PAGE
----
Contrary to popular belief, early convents in Florence were centres of learning and art production, not solely the repressive religious institutions we are tempted to consider them today. Today, the complex is managed by Montedomini, a religious institution dedicated to providing social services and healthcare. In its heyday, Fuligno was supported by one of Florence’s most enlightened sons, Lorenzo, the Magnificent, the very leader who put the production of cultural treasures before any of the power struggles that plagued Europe during his time. You’ll remember, for example, that it was Il Magnifico who recognized the 14-year-old Michelangelo’s burgeoning talents on a walk through his sculptural works in the San Marco workshops.
Scholars through the ages, particularly Swiss historian Jacob Burckhardt, recognize Anna Maria Luisa as the true heir to Lorenzo, the Magnificent. Though more than two hundred years separate their lives and legacies, she harboured his same conviction that culture not politics would gain Florence lasting power - the power to inspire the human heart and mind.
Visitors to Il Fuligno will have their share of inspiration, starting with the chance to admire its fifteenth-century architecture. The complex’s greatest kept secret was revealed to the world in the 1800s with the discovery that its dining hall hosts The Last Supper of Pietro Perugino (1493-96). Originally attributed to Raphael it is now one of the best-loved frescos in a city that abounds with renditions of this theme. Perugino’s fresco is a reminder that Florence’s top families - the Medici, the Bardi and the Strozzi - all poured funds into Il Fuligno, making it the treasure trove we enjoy today.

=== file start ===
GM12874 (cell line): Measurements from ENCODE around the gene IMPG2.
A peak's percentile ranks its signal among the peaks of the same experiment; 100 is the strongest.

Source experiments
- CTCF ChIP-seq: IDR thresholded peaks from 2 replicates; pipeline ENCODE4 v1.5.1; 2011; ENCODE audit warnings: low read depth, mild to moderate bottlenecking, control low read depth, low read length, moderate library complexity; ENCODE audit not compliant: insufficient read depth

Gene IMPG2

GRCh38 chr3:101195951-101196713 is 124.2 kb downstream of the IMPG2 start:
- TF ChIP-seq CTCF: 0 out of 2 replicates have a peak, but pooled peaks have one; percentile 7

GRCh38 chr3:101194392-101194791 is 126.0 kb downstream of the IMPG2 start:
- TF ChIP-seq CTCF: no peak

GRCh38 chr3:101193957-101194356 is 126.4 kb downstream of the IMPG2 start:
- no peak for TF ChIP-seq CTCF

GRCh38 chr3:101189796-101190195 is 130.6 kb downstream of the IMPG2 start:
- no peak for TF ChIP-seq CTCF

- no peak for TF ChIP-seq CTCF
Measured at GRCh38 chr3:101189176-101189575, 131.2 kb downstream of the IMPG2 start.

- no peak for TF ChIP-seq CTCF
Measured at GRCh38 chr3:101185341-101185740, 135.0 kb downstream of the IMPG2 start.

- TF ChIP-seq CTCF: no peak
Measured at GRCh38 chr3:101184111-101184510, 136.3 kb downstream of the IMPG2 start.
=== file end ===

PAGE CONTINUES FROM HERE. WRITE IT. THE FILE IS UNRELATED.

According to Florentine aristocratic traditions, dowries were only prepared for the eldest daughter, while younger female siblings would more often than not be sent into convent life. So, though these women did not have the right to personal money, their families did shower art commissions on their convents, which were held to pray for each dynasty’s well-being, both spiritual and material.
Zeroing in on the heart of Florentine art
Because of my love for restoration, I find Il Fuligno especially exciting. The complex is full of lovely, muted frescos by Neri di Bicci, a painter who worked in Florence during the fifteenth century. He authored the interesting work, Derision of
Christ and his Annunciation with Commissioner is also worthy of mention: a small image of Ginevra de’ Bardi, the aristocrat who founded the convent, is kneeling next to the Madonna. (It is always nice to see a woman represented as art patroness!) The complex was also decorated by Neri’s son Bicci di Lorenzo, often praised for incorporating both ‘modern’ Renaissance trends with tried-and-true medieval flair. I particularly love his Nativity on the first floor which was extensively damaged by Florence’s 1966 flood.
Because this merciless deluge was fundamental to revolutionizing how Florence (and the world) tackled conservation challenges, I find Bicci di Lorenzo’s frescos a true source of reflection. On 4 November 1966, the former convent received
Scholars through the ages... recognize Anna Maria Luisa as the true heir to Lorenzo, the Magnificent. Though more than two hundred years separate their lives and legacies, she harboured his same conviction that culture not politics would gain Florence lasting power - the power to inspire the human heart and mind
Right: Bicci di Lorenzo’s Nativity in Il Fuligno, which was damaged by the flood in 1966 Above: Scene from The MediciDynastyShow with actors Carolina Gamini and Tim Daish and written by Arone, Rosati, Gamini, Garreffa Top: TheLastSupper by Pietro...
Left: Anna Maria Luisa in Portraitof AnnaMariaLuisade’ Mediciwithflowers by Antonio Franchi, c. 1682–1683